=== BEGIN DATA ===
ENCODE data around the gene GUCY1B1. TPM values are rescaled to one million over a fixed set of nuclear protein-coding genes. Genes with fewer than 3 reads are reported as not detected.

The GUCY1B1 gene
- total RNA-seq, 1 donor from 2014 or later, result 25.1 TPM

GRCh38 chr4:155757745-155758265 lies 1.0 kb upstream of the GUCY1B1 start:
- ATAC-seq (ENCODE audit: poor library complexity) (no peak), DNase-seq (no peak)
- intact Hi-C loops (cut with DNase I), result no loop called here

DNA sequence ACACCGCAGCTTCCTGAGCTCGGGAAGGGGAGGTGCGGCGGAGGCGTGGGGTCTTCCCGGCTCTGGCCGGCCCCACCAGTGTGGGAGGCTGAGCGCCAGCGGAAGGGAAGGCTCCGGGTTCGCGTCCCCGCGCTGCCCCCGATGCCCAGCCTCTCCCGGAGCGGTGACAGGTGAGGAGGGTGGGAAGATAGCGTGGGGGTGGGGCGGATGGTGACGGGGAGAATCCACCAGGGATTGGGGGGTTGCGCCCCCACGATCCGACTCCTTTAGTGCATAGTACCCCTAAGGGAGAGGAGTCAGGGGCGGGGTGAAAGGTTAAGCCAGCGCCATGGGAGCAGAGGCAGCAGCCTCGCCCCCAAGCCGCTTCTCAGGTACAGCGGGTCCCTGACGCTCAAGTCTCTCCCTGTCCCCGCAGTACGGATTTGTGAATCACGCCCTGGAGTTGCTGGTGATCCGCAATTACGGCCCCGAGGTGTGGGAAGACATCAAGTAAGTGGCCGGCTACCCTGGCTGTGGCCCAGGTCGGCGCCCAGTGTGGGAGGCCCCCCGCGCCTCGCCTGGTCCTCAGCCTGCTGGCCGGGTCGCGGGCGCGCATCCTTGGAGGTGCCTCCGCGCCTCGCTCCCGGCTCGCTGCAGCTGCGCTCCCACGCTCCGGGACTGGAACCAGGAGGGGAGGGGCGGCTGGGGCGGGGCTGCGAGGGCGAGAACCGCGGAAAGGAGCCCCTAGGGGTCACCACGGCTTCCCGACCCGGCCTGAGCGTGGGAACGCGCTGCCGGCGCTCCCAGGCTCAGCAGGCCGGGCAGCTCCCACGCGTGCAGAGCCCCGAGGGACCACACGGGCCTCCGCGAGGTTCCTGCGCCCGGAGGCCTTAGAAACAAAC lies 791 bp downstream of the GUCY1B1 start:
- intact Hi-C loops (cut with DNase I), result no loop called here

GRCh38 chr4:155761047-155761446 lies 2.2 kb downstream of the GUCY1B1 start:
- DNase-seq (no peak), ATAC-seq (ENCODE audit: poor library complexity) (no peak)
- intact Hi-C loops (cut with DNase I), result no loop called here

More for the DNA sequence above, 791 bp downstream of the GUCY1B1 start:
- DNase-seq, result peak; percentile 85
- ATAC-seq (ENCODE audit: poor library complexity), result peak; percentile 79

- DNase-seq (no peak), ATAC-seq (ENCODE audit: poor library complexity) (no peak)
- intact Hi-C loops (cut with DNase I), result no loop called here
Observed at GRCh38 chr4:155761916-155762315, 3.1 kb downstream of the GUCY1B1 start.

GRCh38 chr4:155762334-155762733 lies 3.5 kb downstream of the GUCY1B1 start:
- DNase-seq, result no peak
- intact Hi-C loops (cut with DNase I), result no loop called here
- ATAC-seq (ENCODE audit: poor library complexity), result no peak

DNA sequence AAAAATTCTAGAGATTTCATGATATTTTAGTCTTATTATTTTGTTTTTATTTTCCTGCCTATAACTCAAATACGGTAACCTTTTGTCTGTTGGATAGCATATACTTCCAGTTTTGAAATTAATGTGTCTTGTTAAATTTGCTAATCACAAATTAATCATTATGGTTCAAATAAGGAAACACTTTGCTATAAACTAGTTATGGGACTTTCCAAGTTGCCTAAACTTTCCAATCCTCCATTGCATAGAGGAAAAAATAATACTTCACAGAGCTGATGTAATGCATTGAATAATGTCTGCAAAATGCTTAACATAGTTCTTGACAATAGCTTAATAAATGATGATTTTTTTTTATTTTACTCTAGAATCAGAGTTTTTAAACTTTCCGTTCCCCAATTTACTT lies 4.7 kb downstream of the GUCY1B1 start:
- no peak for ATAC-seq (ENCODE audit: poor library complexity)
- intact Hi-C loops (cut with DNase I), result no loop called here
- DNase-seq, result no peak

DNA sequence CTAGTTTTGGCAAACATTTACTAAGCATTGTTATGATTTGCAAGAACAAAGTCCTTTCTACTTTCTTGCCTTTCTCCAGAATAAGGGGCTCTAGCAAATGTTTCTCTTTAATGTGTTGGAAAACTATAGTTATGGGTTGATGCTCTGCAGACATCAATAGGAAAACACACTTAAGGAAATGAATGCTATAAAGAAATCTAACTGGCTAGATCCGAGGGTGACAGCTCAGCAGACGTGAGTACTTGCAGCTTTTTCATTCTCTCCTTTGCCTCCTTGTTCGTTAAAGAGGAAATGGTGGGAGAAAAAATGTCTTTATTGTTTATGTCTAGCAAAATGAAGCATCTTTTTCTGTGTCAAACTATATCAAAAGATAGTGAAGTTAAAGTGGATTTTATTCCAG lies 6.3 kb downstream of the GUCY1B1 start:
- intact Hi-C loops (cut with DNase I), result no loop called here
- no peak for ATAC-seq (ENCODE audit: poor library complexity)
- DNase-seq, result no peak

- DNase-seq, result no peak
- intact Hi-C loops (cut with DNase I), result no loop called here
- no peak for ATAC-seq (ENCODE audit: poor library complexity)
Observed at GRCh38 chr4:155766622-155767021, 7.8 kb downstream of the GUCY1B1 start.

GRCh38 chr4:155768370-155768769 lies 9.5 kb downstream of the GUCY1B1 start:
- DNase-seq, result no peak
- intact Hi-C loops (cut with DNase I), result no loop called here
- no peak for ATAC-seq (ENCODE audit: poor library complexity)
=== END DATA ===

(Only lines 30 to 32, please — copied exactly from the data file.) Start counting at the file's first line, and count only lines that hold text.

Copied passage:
- DNase-seq, result no peak
- intact Hi-C loops (cut with DNase I), result no loop called here
- no peak for ATAC-seq (ENCODE audit: poor library complexity)